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Baltic Report: September 8, 2003

8 September 2003, Volume 4, Number 28

This issue covers events in the Baltic states from 23 to 31 August 2003.
In his opening address as host of a two-day meeting of chairmen of the Baltic and Nordic countries' parliaments in Palanga, Lithuania, Lithuanian speaker Arturas Paulauskas warned on 25 August that environmental problems might arise as a result of Russian oil giant LUKoil's plans to extract oil from the Baltic Sea near the Curonian Spit, a site included on the UNESCO World Heritage List, BNS reported. He asked for support in convincing Russia to cooperate more closely with Lithuania, UNESCO, and other Baltic states on this issue and other ecological matters. Finnish Parliamentary Chairman Paavo Lipponen, a former prime minister, gave strong support to Paulauskas' position, but the group issued no joint statement on the issue. Paulauskas also called on Estonia and Latvia to back Lithuania's proposal to foster multilateral cooperation with Armenia, Azerbaijan, and Georgia. Estonian and Latvian speakers Ene Ergma and Ingrida Udre, however, stated that the enormous differences between the Caucasian states make such cooperation difficult and suggested direct bilateral cooperation would be more feasible.

On 26 August, Gediminas Kirkilas, the chairman of the Foreign Relations Committee in the Lithuanian parliament, delivered a report while meeting at a resort in Nida on the Curonian Spit concerning the development of relations between Lithuania and the Kaliningrad Oblast. Kaliningrad Duma Chairman Vladimir Nikitin, who was scheduled to deliver a report at the same meeting on the future development of Kaliningrad, canceled his plans after learning of Paulauskas's appeal against LUKoil's drilling plans, both BNS and ELTA reported on 26 August.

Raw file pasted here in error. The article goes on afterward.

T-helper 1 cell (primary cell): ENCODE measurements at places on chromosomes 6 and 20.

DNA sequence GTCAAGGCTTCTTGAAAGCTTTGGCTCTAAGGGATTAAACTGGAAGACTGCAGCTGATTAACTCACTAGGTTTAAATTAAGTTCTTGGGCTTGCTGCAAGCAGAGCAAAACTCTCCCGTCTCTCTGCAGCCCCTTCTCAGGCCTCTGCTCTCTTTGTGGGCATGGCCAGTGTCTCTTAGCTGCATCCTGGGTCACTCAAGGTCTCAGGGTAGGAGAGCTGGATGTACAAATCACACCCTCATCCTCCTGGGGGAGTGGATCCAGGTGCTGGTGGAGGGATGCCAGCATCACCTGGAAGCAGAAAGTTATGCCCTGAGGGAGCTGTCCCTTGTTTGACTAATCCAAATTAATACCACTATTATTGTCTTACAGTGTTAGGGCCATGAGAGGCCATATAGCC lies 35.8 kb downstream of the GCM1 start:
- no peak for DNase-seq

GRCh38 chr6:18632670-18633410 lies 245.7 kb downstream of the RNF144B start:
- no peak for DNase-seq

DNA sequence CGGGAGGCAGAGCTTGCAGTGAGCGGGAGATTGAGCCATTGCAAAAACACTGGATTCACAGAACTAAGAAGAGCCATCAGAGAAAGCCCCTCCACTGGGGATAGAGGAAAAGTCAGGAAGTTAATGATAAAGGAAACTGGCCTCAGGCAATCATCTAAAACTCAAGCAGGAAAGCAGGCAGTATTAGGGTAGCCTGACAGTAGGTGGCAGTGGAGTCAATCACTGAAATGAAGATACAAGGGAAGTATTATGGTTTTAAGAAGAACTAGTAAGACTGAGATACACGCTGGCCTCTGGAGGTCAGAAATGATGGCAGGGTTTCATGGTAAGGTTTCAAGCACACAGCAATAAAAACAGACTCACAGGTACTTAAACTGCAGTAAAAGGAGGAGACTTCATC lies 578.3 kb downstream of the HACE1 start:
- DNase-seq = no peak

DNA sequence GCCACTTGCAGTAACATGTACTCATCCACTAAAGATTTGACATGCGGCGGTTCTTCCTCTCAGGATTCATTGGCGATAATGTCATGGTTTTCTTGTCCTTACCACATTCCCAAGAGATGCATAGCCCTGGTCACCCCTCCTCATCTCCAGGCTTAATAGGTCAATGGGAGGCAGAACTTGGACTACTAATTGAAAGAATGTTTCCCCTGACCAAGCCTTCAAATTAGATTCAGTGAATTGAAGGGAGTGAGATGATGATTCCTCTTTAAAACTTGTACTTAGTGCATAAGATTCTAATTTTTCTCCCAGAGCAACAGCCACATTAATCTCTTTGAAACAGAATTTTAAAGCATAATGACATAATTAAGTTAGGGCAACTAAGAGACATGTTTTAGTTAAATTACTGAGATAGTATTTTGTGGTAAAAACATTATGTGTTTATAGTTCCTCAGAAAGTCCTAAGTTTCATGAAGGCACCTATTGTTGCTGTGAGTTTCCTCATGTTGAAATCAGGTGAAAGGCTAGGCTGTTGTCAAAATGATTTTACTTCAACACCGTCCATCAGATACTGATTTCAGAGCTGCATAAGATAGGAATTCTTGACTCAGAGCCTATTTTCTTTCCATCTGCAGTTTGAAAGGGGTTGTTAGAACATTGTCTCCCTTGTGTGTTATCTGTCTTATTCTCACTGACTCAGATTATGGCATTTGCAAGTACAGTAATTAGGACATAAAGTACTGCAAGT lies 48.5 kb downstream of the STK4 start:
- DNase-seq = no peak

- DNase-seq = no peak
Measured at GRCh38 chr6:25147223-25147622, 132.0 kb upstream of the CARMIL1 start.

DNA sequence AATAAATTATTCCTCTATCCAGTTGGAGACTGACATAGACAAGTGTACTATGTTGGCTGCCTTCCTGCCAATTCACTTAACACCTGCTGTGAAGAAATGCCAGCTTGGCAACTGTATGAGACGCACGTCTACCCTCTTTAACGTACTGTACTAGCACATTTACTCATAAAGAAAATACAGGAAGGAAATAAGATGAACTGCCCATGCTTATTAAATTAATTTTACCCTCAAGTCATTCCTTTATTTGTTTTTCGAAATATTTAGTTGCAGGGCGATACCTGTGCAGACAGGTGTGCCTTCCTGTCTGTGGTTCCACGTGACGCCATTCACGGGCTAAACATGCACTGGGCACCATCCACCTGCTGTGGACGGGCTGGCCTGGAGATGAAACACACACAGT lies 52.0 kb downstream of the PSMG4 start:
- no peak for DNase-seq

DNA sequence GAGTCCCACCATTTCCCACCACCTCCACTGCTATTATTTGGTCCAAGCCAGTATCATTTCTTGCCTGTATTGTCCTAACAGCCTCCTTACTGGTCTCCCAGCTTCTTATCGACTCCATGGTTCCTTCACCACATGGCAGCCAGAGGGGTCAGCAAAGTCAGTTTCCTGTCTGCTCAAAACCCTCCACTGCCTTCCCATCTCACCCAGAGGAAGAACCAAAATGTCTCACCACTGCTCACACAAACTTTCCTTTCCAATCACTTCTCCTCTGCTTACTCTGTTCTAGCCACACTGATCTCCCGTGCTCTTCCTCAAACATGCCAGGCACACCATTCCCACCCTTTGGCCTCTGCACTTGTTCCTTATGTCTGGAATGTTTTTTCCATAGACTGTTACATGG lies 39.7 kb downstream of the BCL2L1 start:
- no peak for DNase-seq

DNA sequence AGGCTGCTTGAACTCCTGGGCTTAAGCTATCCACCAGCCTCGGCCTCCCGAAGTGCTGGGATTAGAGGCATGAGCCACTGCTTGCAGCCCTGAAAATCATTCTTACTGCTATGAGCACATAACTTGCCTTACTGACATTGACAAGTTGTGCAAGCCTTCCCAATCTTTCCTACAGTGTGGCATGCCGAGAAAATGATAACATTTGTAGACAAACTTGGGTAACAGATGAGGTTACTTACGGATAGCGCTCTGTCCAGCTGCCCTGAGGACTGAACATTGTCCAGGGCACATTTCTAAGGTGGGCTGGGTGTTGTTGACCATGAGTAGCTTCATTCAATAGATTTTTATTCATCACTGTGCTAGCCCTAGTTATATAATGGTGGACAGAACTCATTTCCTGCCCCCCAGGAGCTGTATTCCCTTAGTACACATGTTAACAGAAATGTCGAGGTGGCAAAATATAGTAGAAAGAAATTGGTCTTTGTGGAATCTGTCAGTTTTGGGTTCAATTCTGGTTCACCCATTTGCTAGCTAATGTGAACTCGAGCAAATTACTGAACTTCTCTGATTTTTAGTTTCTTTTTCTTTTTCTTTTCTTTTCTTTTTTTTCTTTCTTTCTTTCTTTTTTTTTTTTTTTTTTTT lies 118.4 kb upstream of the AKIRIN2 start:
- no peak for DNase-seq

* The foreign ministers of the Baltic and Nordic states met in Riga on 29 August and discussed the future of the enlarged EU, relations with Russia, and developments in Iraq, LETA reported. They agreed that the quality of negotiations rather than their length is important at the EU intergovernmental conference, which begins in early October. They mentioned the need to protect the interests of the small countries and make Europe's institutional system more transparent. The ministers said that the introduction of visa-free travel between Russia and the EU could only be viewed as a long-term goal.
* The police chiefs and their deputies of the capital cities of Helsinki, Riga, Tallinn, and Vilnius met in Riga on 29 August, LETA reported. They discussed issues, such as greater cooperation in curbing illegal migration, car thefts, drug trade, and trafficking in human beings. This was the first meeting of the police chiefs of the Baltic capitals, but there are plans to hold such meetings on a regular basis with the next meeting scheduled in Tallinn in November during which a cooperation agreement is to be signed.